Savoie v. Martin et al

Filing 64

MEMORANDUM OF THE COURT. Signed by District Judge Aleta A. Trauger on 12/2/10. (rd)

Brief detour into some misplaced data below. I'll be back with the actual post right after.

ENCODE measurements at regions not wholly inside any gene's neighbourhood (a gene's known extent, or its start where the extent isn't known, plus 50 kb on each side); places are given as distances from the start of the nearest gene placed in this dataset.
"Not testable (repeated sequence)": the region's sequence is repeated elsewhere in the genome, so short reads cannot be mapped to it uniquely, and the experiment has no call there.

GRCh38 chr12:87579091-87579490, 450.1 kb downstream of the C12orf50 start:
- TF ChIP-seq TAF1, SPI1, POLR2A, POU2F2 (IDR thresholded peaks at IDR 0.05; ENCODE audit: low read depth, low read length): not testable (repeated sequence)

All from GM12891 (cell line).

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Savoie v. Martin et al Doc. 64 IN THE UNITED STATES DISTRICT COURT FOR THE MIDDLE DISTRICT OF TENNESSEE NASHVILLE DIVISION CHRISTOPHER JOHN SAVOIE, et al. Plaintiffs, v. JUDGE JAMES G. MARTIN, III, et al., Defendants. MEMORANDUM Pending before the court are (1) the Renewed Motion of Stites & Harbison, PLLC and James G. Martin, III as Mediator to Dismiss (Docket No. 42), 2) Defendant Celia Woolverton's Renewed Rule 12(b)(6) Motion to Dismiss Complaint (Docket No. 44), and (3) the Renewed Motion to Dismiss of Defendant Judge James G. Martin, III (Docket No. 45). The plaintiff1 has responded to these motions (Dockets Nos. 58-60), and the defendants have all filed replies in support (Docket Nos. 61-63). For the reasons discussed herein, these motions will be granted, and this case will be dismissed. FACTUAL AND PROCEDURAL BACKGROUND The factual background of this case has been addressed in two previous opinions (Docket Nos. 39 and 56.) As stated therein: The plaintiff, Christopher John Savoie, M.D., brought this suit on behalf of himself and . ) ) ) ) ) ) ) ) ) ) Case No. 3:10-0327 Judge Trauger For the sake of convenience, the court will refer to the plaintiff and the children he represents as "plaintiff." 1 1 Dockets.Justia.com . . his minor children . . . . In June 2008 . . . Dr. Savoie filed for divorce in the Chancery Court of Williamson County . . . . Statutorily mandated mediation was then conducted before Mediator James G. Martin, III who, at that time, performed mediation services in conjunction with his private legal practice for the Nashville office of the law firm Stites & Harbison ("Stites"). The mediation was apparently fruitful . . . . A final decree of divorce . . . was entered . . . on January 6, 2009. After the final decree of divorce was entered, Ms. Savoie, in her communications with her ex-husband, began to make assertions and remarks that [] fueled Dr. Savoie's concern that his ex-wife was planning to abduct the children [to her native Japan]. . . . Dr. Savoie maintains that some such remarks were made during court-mandated parental coordination sessions in front of defendant Celia Woolverton, who was one of the couple's court-ordered "parental coordinators." Additionally, Dr. Savoie maintains that he forwarded troubling private e-mails from his ex-wife to Woolverton to further demonstrate the risk of abduction. In light of all of the comments, Dr. Savoie sought an emergency restraining order in Williamson County Chancery Court that would bar Ms. Savoie from traveling to Japan with the children. This order was entered by Judge Bivens on March 19, 2009, with a hearing to be held on the permanency of the travel restriction on March 30, 2009. . . . [T]he March 30th hearing . . . was [held before] Judge James G. Martin, III, the parties' former mediator, who had [since] been appointed a state court judge. . . . After hearing testimony from the Savoies, Woolverton and others, Judge Martin lifted the restraining order prohibiting Ms. Savoie from taking the children to Japan. . . . [and] Martin authorized the court to release to Ms. Savoie the children's passport numbers for the purposes of booking travel . . . . On August 12, 2009, Ms. Savoie left the United States with her children "with no apparent intent to return." . . . On March 30, 2010, the plaintiff filed this suit against (1) Martin in both his individual capacity and in his official capacity as judge and mediator, (2) Stites in its capacity as Mediator Martin's employer and (3) Celia Woolverton, in her individual capacity and in her official capacity as court-ordered parental coordinator. The plaintiff asserted state law negligence claims and claims under Section 1983 against all defendants. On April 13, 2010, the plaintiff filed his Amended Complaint, which added a breach of contract claim against Stites . . . . The plaintiff seeks money damages as well as declaratory and injunctive relief. 2 In early June 2010, all defendants, citing various grounds, moved to dismiss. Judge Martin primarily argued that he is entitled to dismissal on the ground of judicial immunity. . . . In a separate motion, Martin, in his capacity as mediator, and Stites moved to dismiss arguing, primarily, that Mediator Martin was immune from suit in this case and that the breach of contract claim against Stites failed to state a valid claim for relief. Woolverton argued that she is also immune from suit and that the plaintiff's Section 1983 claims against her failed because they only allege professional negligence, not more culpable conduct. (Docket No. 56 at 1-3.) Addressing the substantive immunity arguments raised by the motions to dismiss has been delayed by some procedural machinations the details of which are not particularly relevant here. It is important to note that, prior to responding to the motions to dismiss, the plaintiff filed his Second Amended Complaint on September 19, 2010. (Docket No. 51.) While the factual allegations against Woolverton are expanded, the substance of the Second Amended Complaint is essentially the same as before2, and, as the court previously stated, The Second Amended Complaint . . . does not (and cannot) appropriately address the compelling judicial immunity arguments that the defendants raised in their initial motions to dismiss. . . . [T]he Second Amended Complaint attempts to "plead around" the immunity issue by adding facts designed to underscore the alleged professional incompetence and misconduct of defendants and by asserting improper legal conclusions. . . . [T]he only effective and legally sufficient way for the plaintiff to address the judicial immunity arguments is in a response to the motions to dismiss. . . . That is, the plaintiff need[s] to come forth with legal authority not legal conclusions -- sufficient to show that the defendants here are not entitled to immunity. (Docket No. 56 at 9-10.) On November 2, 2010, as ordered by the court, the plaintiff filed his responses to the The Second Amended Complaint asserts a Section 1983 claim against all defendants, state law negligence claims against Mediator Martin, Stites, and Woolverton, and a breach of contract claim against Stites. (Docket No. 51 at 41-48.) As discussed below, the plaintiff also seeks declaratory and injunctive relief that would be consistent with his success on the underlying claims. (Id. at 48-49.) 3 2 motions to dismiss. (Docket No. 58-60.) The defendants have all filed their replies in support, which, again, primarily argue that they are immune from suit. (Docket Nos. 61-63.) ANALYSIS The plaintiff, on behalf of himself and his allegedly kidnapped children, seeks relief against various defendants involved in the custody dispute between himself and his ex-wife. All defendants have moved to dismiss the plaintiff's claims under Federal Rule of Civil Procedure 12(b)(6). I. Standard of Review In deciding a motion to dismiss for failure to state a claim under Rule 12(b)(6), the court will "construe the complaint in the light most favorable to the plaintiff, accept its allegations as true, and draw all reasonable inferences in favor of the plaintiff." Directv, Inc. v. Treesh, 487 F.3d 471, 476 (6th Cir. 2007); Inge v. Rock Fin. Corp., 281 F.3d 613, 619 (6th Cir. 2002). The Federal Rules of Civil Procedure require that a plaintiff provide "`a short and plain statement of the claim' that will give the defendant fair notice of what the plaintiff's claim is and the grounds upon which it rests." Conley v. Gibson, 355 U.S. 41, 47 (1957) (quoting Fed. R. Civ. P. 8(a)(2)). The court must determine whether "the claimant is entitled to offer evidence to support the claims," not whether the plaintiff can ultimately prove the facts alleged. Swierkiewicz v. Sorema N.A., 534 U.S. 506, 511 (2002) (quoting Scheuer v. Rhodes, 416 U.S. 232, 236 (1974)). The complaint's allegations, however, "must be enough to raise a right to relief above the speculative level." Bell Atlantic Corp. v. Twombly, 550 U.S. 544, 557 (2007). To establish the "facial plausibility" required to "unlock the doors of discovery," the plaintiff cannot rely on 4 "legal conclusions" or "[t]hreadbare recitals of the elements of a cause of action," but, instead, the plaintiff must plead "factual content that allows the court to draw the reasonable inference that the defendant is liable for the misconduct alleged." Ashcroft v. Iqbal, __ U.S. __, 129 S. Ct. 1937, 1949-50 (2009). II. Judge Martin's Motion In the August 10, 2010 Memorandum, the court discussed the arguments and issues raised by Judge Martin in his motion to dismiss: [T]he crux of the plaintiff's complaint against Judge Martin is that, by serving as Judge after having served as the parties' court-ordered mediator and by relying upon confidential information obtained as mediator during the March 30th hearing, Judge Martin violated the plaintiff's [] rights. . . . In support of this view, the plaintiff has consistently relied upon Tennessee Supreme Court Rule 31, Section 10(c)(1) which states that mediators, such as Martin, "shall [r]efrain" from participating as a judge or acting in a "judicial or quasi-judicial capacity" in the same matter in which the individual was mediator. In his motion, Judge Martin primarily argues that he is entitled to dismissal on the ground of judicial immunity. Indeed, Judge Martin cites numerous cases that recognize absolute immunity for judicial acts undertaken by a judge acting within his jurisdiction, including for state judges who might otherwise be subject to a Section 1983 claim or a state law tort claim for their official acts. Judge Martin contends that any failure to strictly comply with Rule 31, Section 10(c) did not deprive him of jurisdiction (and related immunity protection) because the Tennessee Supreme Court rules exist to encourage the "better disposal of business before the court," not to set jurisdictional boundaries.3 (Docket No. 39 at 7-9)(internal citation and quotation omitted). In response, the plaintiff concedes that a judge, "performing his judicial functions with Judge Martin also argued that the plaintiff consented to his serving a dual role in this case, and he argued that the official capacity claims against him were barred by sovereign immunity. (Docket No. 21 at 20-24.) In his response, the plaintiff "concedes that he may not recover money damages from Judge Martin in his official capacity," but claims that he would be entitled to attorneys' fees if he prevailed on the injunctive and declaratory relief aspects of his claims. (Docket No. 59 at 30.) 5 3 proper jurisdiction over the matter before him, [] enjoys the privilege of absolute immunity from suit." (Docket No. 59 at 4, 20-21.)(citing Stump v. Sparkman, 435 U.S. 349, 356 (1978). That is, if the judge is operating with jurisdiction and in a judicial capacity (or performing a "judicial function"), he is immune. Id. The plaintiff, however, argues that Judge Martin did not have jurisdiction over this matter because "he was under a binding obligation," created by the Tennessee Supreme Court Rules and Tennessee law, "to refrain from sitting as judge in this case" and from disclosing the confidential information that he learned during the course of the mediation. (Docket No. 59 at 4.) Again, Tennessee Supreme Court Rule 31, Section 10 states that mediators "shall refrain" from later acting as judges in the same matter, and T.C.A. 36-4-130 imposes strict confidentiality requirements on the mediator in a divorce action. The plaintiff argues that Judge Martin's alleged violation of the Tennessee Supreme Court Rules and the statute dictates that Judge Martin did not have jurisdiction over this matter for immunity purposes. (Docket No. 59 at 14.) The plaintiff also contends that Judge Martin improperly relied on (and disclosed) confidential information obtained during the mediation and used that information to form an opinion "outside of the litigation that was before him," and that this was not a "judicial function."4 (Id. at 4-5, 26.) That is, Judge Martin "relied upon confidential and privileged Continuing to stretch this argument, the plaintiff maintains that, by making comments and observations regarding the parties during the March 30th hearing, Judge Martin became a witness in this matter, contrary to the requirements of Tennessee Rule of Evidence 605, which forbids a judge from testifying as a witness at trial. (Docket No. 59 at 5.) There is no indication from the transcript of the March 30th proceeding that Judge Martin actually testified as a witness 6 4 information . . . gained in a private caucus," and provided his own "recollections of communications," along with judging a case that he had previously mediated, all of which, the plaintiff argues, are not "judicial functions." Therefore, the plaintiff argues, judicial immunity is not available to him. (Id. at 26.) The plaintiff also relies heavily on Harris v. Hall, 2001 WL 1504893 (Tenn. Ct. App. Nov. 28, 2001). There, the underlying case was transferred to "a judge in another county for binding mediation," and the judge/mediator dismissed the case at the conclusion of the "binding mediation." Id. at *1. The appeals court determined that, not only was there no authority to order a "binding mediation," but the mediator/judge was without jurisdiction to dismiss the case. Id. at *4. The court, citing the version of Tennessee Supreme Court Rule 31 that was in place at the time, stated that "a judge who is acting as a mediator is not authorized to exercise judicial power with regard to the matter being mediated." Id. at *5. The court went on to hold that the judgment entered by the mediator was void because the mediator lacked jurisdiction over the case. Id. at *8; see also Team Design v. Gottlieb, 104 S.W.3d 512, 523-24 (Tenn. Ct. App. 2002)(also concluding that a mediator, who had been the judge over the proceeding, lacked authority to dismiss a case following a procedurally unfounded "binding mediation"). In Judge Martin's reply, he reiterates the arguments made in his initial motion. First, there is no indication that a judge's jurisdiction, provided by the Tennessee Constitution and during the proceeding; rather, he, as judges often do, frequently clarified and explained the basis of his understanding of the matter to the parties before him. (Docket No. 20 Ex. A.) These clarifications and explanations were undoubtedly informed by his familiarity with the case, but there is no indication from the transcript that Judge Martin became a "witness" in the proceeding, as that term is generally understood. 7 state law, is removed by the failure to comply with a specific Tennessee Supreme Court Rule. (Docket No. 62 at 2.) And, two, the function carried out by Judge Martin here, that is, conducting a hearing, must be considered a "judicial function" under any reasonable interpretation of the term. (Id. at 2-3.) Judge Martin clearly had jurisdiction and was performing a "judicial function" and is, therefore, entitled to immunity. On the jurisdiction point, the Supreme Court has held that a judge's immunity is called into question only when he operates in a "complete absence of all jurisdiction," such as when a probate judge "with jurisdiction over only wills and estates, should try a criminal case." Mireles v. Waco, 502 U.S. 9, 12 (1991); Stump, 435 U.S. at 357, note 7. This instance bears no resemblance to a probate judge trying a criminal case. As a circuit court judge, Judge Martin had general jurisdiction conferred upon him by Article VI of the Tennessee Constitution and T.C.A. 16-10-101, and there is no indication from the authority cited that he somehow lost that jurisdiction because of any failure to comply with the Tennessee Supreme Court Rules.5 As Judge Martin clearly did not act in the "complete absence of all jurisdiction," the plaintiff's jurisdictional argument is without merit. The Supreme Court rejected the plaintiff's "judicial function" argument in Mireles. Judge Martin is correct that the plaintiff has come forward with no authority even suggesting that a judge loses his subject matter jurisdiction by not abiding by certain Tennessee Supreme Court Rules. Moreover, both the Harris and Team Design cases concern a readily distinguishable instance in which an individual, serving in his capacity as mediator, lacked authority to dismiss a case. That is certainly not the circumstance here. While this case undoubtedly presents somewhat unique facts, the plaintiff, despite having almost five months to respond to Judge Martin's motion, has failed to come forward with any authority supporting the proposition that a judge may lose his subject matter jurisdiction in this instance. 8 5 There, the plaintiff argued that a judge was not immune for ordering from the bench that two police officers go into another courtroom and aggressively seize the plaintiff (who was a lawyer practicing before the judge). 502 U.S. at 10. Similar to here, the plaintiff argued that ordering police officers to "carry out a judicial order with excessive force is not a `function normally performed by a judge.'" Id. at 12. The Court rejected this approach to the "judicial function" test. That is, Mireles instructs that the court is not to "scrutinize" the "particular act," because "then any mistake of a judge in excess of his authority would become a `nonjudicial' act, because an improper or erroneous act cannot be said to be normally performed by a judge." Id. Indeed, the Court held that, under Stump, the relevant inquiry is the "nature" and "function" of the act, not "the act itself." Id. at 12-13. That is, "we look to the particular act's relation to a general function normally performed by a judge, in this case the function of directing police officers to bring counsel in a pending case before the court." Id. at 13. The Court found that this action was judicial in "nature" and "function," and, therefore, the defendant's immunity was not removed. Id. Therefore, while the plaintiff challenges the manner in which Judge Martin conducted the hearing, there can be no question that Judge Martin was performing a judicial function. That is, he presided over the hearing, took evidence, and rendered a decision. As the functions performed were clearly judicial and conducted in accordance with jurisdictional authority provided by the Tennessee Constitution, Judge Martin is entitled to judicial immunity here. The 9 plaintiff's claims against him will be dismissed.6 III. Mediator Martin's Motion Again, in the August 10, 2010 Memorandum, the court discussed the arguments and issues raised by Mediator Martin: [T]he plaintiff alleged that Mediator Martin improperly handled confidential information obtained during the mediation by releasing that information "outside the mediation process." Again, Martin argues that he is immune from suit. Mediator Martin points out that Tennessee Supreme Court Rule 31, Section 12, states that court-appointed mediators are performing "judicial functions" and should, therefore, be entitled to judicial immunity as a matter of state law. Also, Martin argues that, in Butz v. Economou, the Supreme Court recognized that a "quasi-judicial" official is entitled to judicial immunity so long as (1) the official's function is comparable to that of a judge; (2) the official is likely to suffer harassment or intimidation as a result of performing the function; and (3) there are other procedural safeguards to protect against improper conduct. (Docket No. 25 at 14 citing 438 U.S. 478, 512 (1978)). In addition to arguing that all three Butz factors are met here, Mediator Martin points to several cases in which federal courts, applying Butz and similar cases, have extended quasi-judicial immunity to individuals "whose duties have an integral relationship with the judicial process," including court-appointed mediators. (Id. at 14-15.) (Docket No. 39 at 9-10.)(internal citation and quotation omitted). In his response, the plaintiff recognizes that both the Tennessee Supreme Court Rules and federal law afford mediators quasi-judicial immunity. (Docket No. 58 at 14.) As mentioned above, Tennessee Supreme Court Rule 31, Section 12 affords mediators immunity for conduct undertaken "in the course of Rule 31 ADR proceedings," and the case law cited by the defendants in initial briefing affords immunity for mediators and other quasi-judicial officers for The parties spent a considerable portion of their briefing debating whether the plaintiff consented to Judge Martin conducting the March 30th hearing. As Judge Martin is entitled to immunity in any event, it is not necessary to reach this issue. 10 6 conduct undertaken in the course of performing their duties. (Docket No. 58 at 14-24); see e.g. Kurzawa v. Mueller, 732 F.2d 1456, 1458 (6th Cir. 1984)(finding immunity for state employees responsible for the prosecution of child neglect cases); Meyers v. Franklin County Court of Common Pleas, 81 Fed. Appx. 49, 54 (6th Cir. 2003)(immunity for attorney representing child services agency); Yee v. Mich. Supreme Court, 2007 WL 118931, *4-5 (E.D. Mich. Jan. 10, 2007)(immunity for court-appointed mediator). Here, however, the plaintiff argues, Mediator Martin was not acting in his capacity as mediator when the challenged conduct occurred. (Docket No. 58 at 20.) Rather, it was well after the mediation concluded, when, in March 2009, Martin violated the Tennessee Supreme Court Rules and Tennessee statutes by serving as a judge in the same matter that he had mediated and by disclosing confidential and inadmissible material from those mediation sessions. (Id.) To be clear, the plaintiff does not allege that "any conduct that occurred during the course of the ADR proceedings [is] actionable against Mediator Martin." (Id. at 24.) Rather, the plaintiff focuses entirely on Martin's alleged breach of duties at the March 30, 2009 hearing. (Id. at 25.) In his reply, Mediator Martin argues that the plaintiff's interpretation of the immunity rules is "convoluted" and would "effectively deprive Martin of both sources of immunity," judicial and quasi-judicial. (Docket No. 63 at 2.) That is, "it is undeniable that the conduct about which Plaintiffs complain occurred either `in the course of Rule 31 ADR proceedings' or in connection with a case pending in a court in which [Martin] was the judge." (Id. at 3.) Either way, Mediator Martin argues, there was immunity protection. (Id.) 11 To be sure, these are unique facts, but a common sense analysis shows that Mediator Martin is entitled to immunity. That is, when in the ADR "arena," Martin had immunity protection, and, for purposes of this case, he never entered an environment without immunity protection. Rather, he went directly from the protected ADR arena to the judicial arena. The plaintiffs have not alleged that Martin engaged in any improper conduct "off the bench," and, as discussed above, the actions taken by Martin as a judge are protected by judicial immunity. Because, for purposes of the allegations here, Martin was always in an environment in which his actions were protected by immunity, Mediator Martin is entitled to immunity just as Judge Martin is, and, therefore, the claims against Mediator Martin will be dismissed. IV. Celia Woolverton's Motion In the August 10, 2010 Memorandum, the court discussed the arguments and issues raised by Woolverton: The crux of the plaintiff's complaint against Ms. Woolverton is that, despite having considerable information to support the notion that Ms. Savoie was going to flee the country, she "failed to act in any way to prevent the abduction of the children to Japan" and, therefore, "negligently carr[ied] out her duties as a court appointed parental coordinator." In response, Woolverton argued that she is also entitled to immunity as a "quasi-judicial" officer, just as Mediator Martin was, and she relied on largely the same case law that Martin did. . . . [A]s Judge Martin did, Woolverton argues that, to the extent that she is sued in her official capacity, those claims are against the State of Tennessee and are barred by the doctrine of sovereign immunity. (Docket No. 39 at 10-11.)(internal citation and quotation omitted). As indicated above, the Second Amended Complaint alleges that Woolverton acted with a culpability greater than negligence, and, in his response, the plaintiff asserts that Woolverton abused her court-appointed authority by actively assisting Ms. Savoie in fleeing the country and 12 by failing to report to the court information related to Ms. Savoie's plans to leave the county. (Docket No. 60 at 2-3.) On the immunity issue, the plaintiff argues that none of the cases cited by Mediator Martin and relied upon by Woolverton concerned a court-appointed "parental coordinator," and, under the Butz test noted above, Woolverton is not entitled to immunity. (Id. at 6.) Again, in Butz v. Economou, the Supreme Court recognized that a "quasi-judicial" official is entitled to judicial immunity where (1) the official's function is comparable to that of a judge; (2) the official is likely to suffer harassment or intimidation as a result of performing the function; and (3) there are other procedural safeguards to protect against improper conduct. (Id. citing 438 U.S. 478, 512 (1978)). The plaintiff argues that Woolverton "assisted" the parties but had no "adjudicative authority in her role as parental coordinator," and "the plaintiff had no recourse to compel Defendant Woolverton to comply with her court appointed duty." (Docket No. 60 at 7.) Therefore, the plaintiff argues, Woolverton is not entitled to immunity under Butz. Case law demonstrates that there is more to the immunity calculus than the plaintiff's proposed strict application of Butz. For instance, both parties mention the Kurzawa case, in which the Sixth Circuit, relying on Butz and the Supreme Court's more recent Briscoe v. Lahue, 460 U.S. 325 (1983) opinion, noted that it was well settled that "witnesses," "quasi-judicial officers" and "other persons who are integral parts of the judicial process are entitled to absolute immunity." 732 F.2d at 1458. Applying this standard and not explicitly walking through a Butz three-prong test, the 13 court held that "state employees [] responsible for the prosecution of child neglect and delinquency petitions," a "psychologist and two psychiatrists" who had examined the child at issue pursuant to a social services investigation, and the child's guardian ad litum were all entitled to absolute immunity for their conduct during the social services investigation. Id. The court noted that it was the responsibility of these individuals "to protect the health and wellbeing" of children in the state and, consistent with Butz, "they must be able to perform the necessary tasks to achieve this goal without the worry of intimidation and harassment from dissatisfied parents." Id. Also, the findings of the psychologist and psychiatrists were used by social services and the state court "to determine what environment best serves the interests of the child." This "function of providing information is analogous to that of a witness" and requires immunity protection. Id. The Sixth Circuit discussed Kurzawa in the recent Reguli v. Guffee, 371 Fed. Appx. 590 (6th Cir 2010) case, where, again, the court was informed by Butz but did not rigidly apply a three-prong test.7 There, the court clarified that, where a social worker's actions were "only investigatory or administrative in nature, not prosecutorial, judicial, or otherwise intimately related to the judicial process," the social worker was not entitled to absolute immunity. Id. at 599 (quoting Achterhof v. Selvaggio, 886 F.2d 826, 830 (6th Cir. 1989)). Consistent with Kurzawa, contact with the judge, testimony in court, and "actions directly related to the court proceedings" are absolutely protected. Id. However, spontaneous in-home investigations and threats of removal of the children from the home were not absolutely protected, as they are 7 It appears that plaintiff's current counsel was the plaintiff in the Guffee case. 14 "outside the ambit of actions intimately involved in the judicial process." Id. Therefore, Guffee instructs that the court is to examine the character of the allegations against the quasi-judicial officer to determine their connection to the judicial process. Id. The plaintiff's own allegations show that Woolverton's actions were "directly related to the court proceedings" and "intimately involved in the judicial process" such that she is entitled to absolute immunity. Generally, the Second Amended Complaint alleges that, while "parental coordinator" is an ill-defined role, it was created pursuant to court order and that Woolverton, as a "court appointee," had a continuing duty to confer with the court and to relay her concerns and important developments to the court. (Id. at 38.) More specifically, the plaintiff alleges that, "during all allegations contained within this Complaint," Woolverton "served as a `court-appointed' parent coordinator" and her functions were akin to a "social worker/counselor," aiding the Savoies in resolving their parenting issues. (Docket No. 51 at 12.) The plaintiff alleges that, in January 2009, he informed Woolverton that Ms. Savoie was not complying with the parenting plan, but Woolverton "intentionally withheld this information from the court" and assisted Ms. Savoie with her plans to leave the country by not disclosing, to the court or to the plaintiff, that the Ms. Savoie was "threatening" to leave the country.8 (Id. at 16-19, 39-40.) The plaintiff also alleges that, at the March 30th hearing, Woolverton conferred with Ms. Savoie prior to testifying, discussed her planned testimony and was "coached" by Ms. Savoie's The Second Amended Complaint repeatedly cites the need for discovery to confirm these allegations, which appear to be made based entirely upon "information and belief." (Id.) 15 8 attorney. (Id. at 20.) The Second Amended Complaint also alleges that Woolverton, without first receiving court approval, cut off contact with Mr. Savoie on May 8, 2009 and resigned her position as parental coordinator on May 11, 2009. (Id. at 39.) Based upon this review of the allegations, the plaintiff plainly alleges a direct relationship between all of Woolverton's conduct and the underlying court proceedings. Clearly, under Guffee and Kurzawa, Woolverton's testimony and conduct during the March 30, 2009 hearing is absolutely protected, and the vast majority of the plaintiff's allegations challenge Woolverton's alleged failure to "speak up" at the hearing regarding what she allegedly knew about Ms. Savoie's plans to leave the country. Outside of court, Woolverton was still "intimately involved" with the judicial process. Her entire role was created by court order, and, according to the Second Amended Complaint, her fundamental responsibility was to remain directly connected to the court, such that, if she learned troubling information, she would report that information to the court, so that the court could adjust the parenting plan. Unlike in Guffee, Woolverton was not a social worker operating on her own and conducting her own investigations. Rather, Woolverton's role was created by the court, and it was her duty to inform the court both at hearings and as necessary of developments that might require a modification of the parenting plan. Because Woolverton was "intimately involved with the judicial process" throughout the relevant time period, she is entitled to absolute immunity. All claims against her will be dismissed.9 As noted above, the plaintiff does not challenge that the State of Tennessee is the "true defendant" in his official capacity suits against Woolverton and Judge Martin or that the State of Tennessee is entitled to sovereign immunity as to the claims for money damages. Alkire v. 16 9 V. Declaratory and Injunctive Relief The plaintiff repeatedly emphasizes that the Second Amended Complaint also seeks declaratory and injunctive relief and that the plaintiff is entitled to this relief, even if the individual parties are protected by immunity. (Docket No. 59 at 28 citing Pulliam v. Allen, 466 U.S. 522, 541 (1984)). The specific requests for declaratory/injunctive relief are for the court to declare that: (1) Rule 31, Section 10 is jurisdictional, (2) "the fundamental rights of litigants can only be waived by a knowing and personal waiver before the tribunal," (3) a court-appointed parental coordinator or similar official has a duty to provide due process and a "duty to uphold the integrity of the Court's order notwithstanding any professional obligation . . . to maintain confidentiality," and (4) state courts must impose "strict protection[s]" to prevent the "involuntary removal of children . . . from the United States to Japan." (Id. at 48-50.) The plaintiff also seeks an injunction to prevent "Judges from presiding over any matter under which they served as a Rule 31 mediator." (Id.) The first request can be easily rejected, as the court has already concluded that Rule 31, Section 10 is not jurisdictional rather, for purposes of this case, jurisdiction was provided by the Tennessee Constitution and state statute. As to the other requests, the plaintiff never clearly explains why this case is "clearly one in which declaratory relief [would] serve a useful purpose" other than to say that it could clarify ambiguities in the Tennessee Supreme Court Rules and Irving, 330 F.3d 802, 810 (6th Cir. 2003); Will v. Michigan Dept. of State Police, 491 U.S. 58, 65 (1989); T.C.A. 20-13-102. Therefore, these official capacity claims will also be dismissed. 17 clarify the responsibilities of parental coordinators. (Docket No. 59 at 29; Docket No. 60 at 10.) The guidelines for whether a district court should exercise jurisdiction over a declaratory judgment action are provided, on a broad level, by the Declaratory Judgment Act, which states, "[i]n a case of actual controversy within its jurisdiction . . . any court of the United States, upon the filing of an appropriate pleading, may declare the rights and other legal relations of any interested party seeking such declaration, whether or not further relief is or could be sought." 28 U.S.C. 2201. Therefore, the Declaratory Judgment Act provides the district court with "unique and substantial discretion in deciding whether to declare the rights of litigants" and is an example of Congress's "creat[ing] an opportunity, rather than a duty, to grant a new form of relief to qualifying litigants." Wilton v. Seven Falls Co., 515 U.S. 277, 286-288 (1995). In Grand Trunk W. R.R. Co. v. Consol. Rail Corp., the Sixth Circuit articulated the key criteria the district court should have in mind when deciding whether to exercise this discretion: "[t]he two principal criteria guiding the policy in favor of rendering declaratory judgments are (1) when the judgment will serve a useful purpose in clarifying and settling the legal relations in issue, and (2) when it will terminate and afford relief from the uncertainty, insecurity, and controversy giving rise to the proceeding." 746 F.2d 323, 326 (6th Cir. 1984). To assist in analyzing whether these criteria are met, the Grand Trunk court propounded a five-factor balancing test for the district court to use in weighing whether it should exercise its discretion and entertain a plaintiff's declaratory judgment action. Id. Those factors are: "(1) whether the declaratory action would settle the controversy; (2) whether the declaratory action would serve a 18 useful purpose in clarifying the legal relations in issue; (3) whether the declaratory remedy is being used merely for the purpose of `procedural fencing' or `to provide an arena for a race for res judicata'; (4) whether the use of a declaratory action would increase friction between our federal and state courts and improperly encroach upon state jurisdiction; and (5) whether there is an alternative remedy which is better or more effective." Id. The plaintiff's requests for declaratory and injunctive relief are not appropriate under the standard addressed above and in light of the fact that the underlying state court proceedings have concluded. The proposed "strict protection" declaration and the injunction over state court judges have obvious comity problems and, again, would do nothing to protect the plaintiff's rights, given that the relevant hearing has already occurred. The "waiver" and "uphold integrity" requests raise similar concerns, and, additionally, are so vague and broad that they would clearly "improperly encroach upon state jurisdiction." The plaintiff's requests for declaratory and injunctive relief are not viable. VI. Stites The Second Amended Complaint also asserts Section 1983 liability against Stites, along with a breach of contract claim and a professional negligence claim that is based, in part, upon respondeat superior. (Docket No. 51 at 41-48)(claiming that Stites is vicariously liable for Mediator Martin's professional negligence and that Stites breached its duty to properly train and supervise Mediator Martin). The plaintiff's Section 1983 claim against Stites is based upon Stites's alleged failure to properly train and supervise Mediator Martin. (Id. at 41.) The plaintiff concedes that there is 19 "no precedence" for imposing Section 1983 liability against a private actor in this context, and the two cases cited by the plaintiff in this section of briefing, Richardson v. McKnight, 521 U.S. 399 (1997)(no qualified immunity for private prison guards) and Adickes v. S.H. Kress & Co., 398 U.S. 144 (1970)(private actor enforcing a "state enforced custom" could have Section 1983 liability), did not consider anything resembling the issues raised here. (Id; Docket No. 58 at 27.) The plaintiff has also advanced no argument indicating that Stites should be considered a "state actor" for these purposes. Moreover, as Section 1983 liability cannot be based upon respondeat superior, Section 1983 liability for the state-actor employer depends on showing that the employer has created a "policy or custom" that was the "moving force" behind a violation of the plaintiff's constitutional rights. Memphis, Tennessee Area Local v. City of Memphis, 361 F.3d 898, 902 (6th Cir. 2004). No such allegation is made in the Second Amended Complaint. In short, the plaintiff's Section 1983 claim against Stites is misplaced and not viable. The dismissal of the Section 1983 claim leaves only state law claims against Stites pending. A federal district court "may decline to exercise supplemental jurisdiction . . . if . . . the district court has dismissed all claims over which it has original jurisdiction." 28 U.S.C. 1367(c)(3). District courts are generally considered to have broad discretion in this arena. See Saglioccolo v. Eagle Ins. Co., 112 F.3d 226, 233 (6th Cir. 1997); Musson Theatrical, Inc. v. Fed. Express Corp., 89 F.3d 1244, 1254 (6th Cir. 1996). That said, given the "constitutional and prudential limits on the use of federal judicial power," the "balance of considerations" (considerations including judicial economy, convenience, fairness, and comity) for the district court will usually point "to dismissing the state law claims" in a federal question case in which 20 no federal cause of action remains. Musson, 89 F.3d at 1254-55; see also Aschinger v. Columbus Showcase Co., 934 F.2d 1402, 1412 (6th Cir. 1991) (finding that "overwhelming interests in judicial economy" should be in play before the district court exercises its discretion to decide a pendant state court claim after the federal claim has been dismissed pre-trial.) As no compelling basis has been brought forth for exercising supplemental jurisdiction over these remaining claims, the court will dismiss the entire case.10 CONCLUSION For the reasons discussed herein, the defendants' renewed motions to dismiss will all be granted and this case will be dismissed in its entirety. An appropriate order will enter. _______________________________ ALETA A. TRAUGER United States District Judge If the breach of contract and professional negligence claims against Stites could have been readily dismissed on the merits, the court, in the interests of judicial economy, would have been inclined to do so. However, Stites's defense to the breach of contract and professional negligence claims is that (1) Martin's challenged conduct occurred after he left Stites to become a state court judge and (2) the claims are "boilerplate" and do not pass muster under the Iqbal plausibility standard. (See Docket No. 63 at 6.) Simply put, there is nothing about the breach of contract and professional negligence claims that is "facially implausible" or necessarily depends on the challenged conduct having occurred while Martin was still at Stites. The plaintiff has alleged that Stites entered into a contract to provide a trained mediator and that Stites had a professional duty to provide a trained mediator. (Docket No. 51 at 45-48.) The plaintiff alleges that Stites breached the contract and breached the duty by not properly training Martin, as indicated by Martin's alleged failure to abide by the relevant rules and statutes. 21 10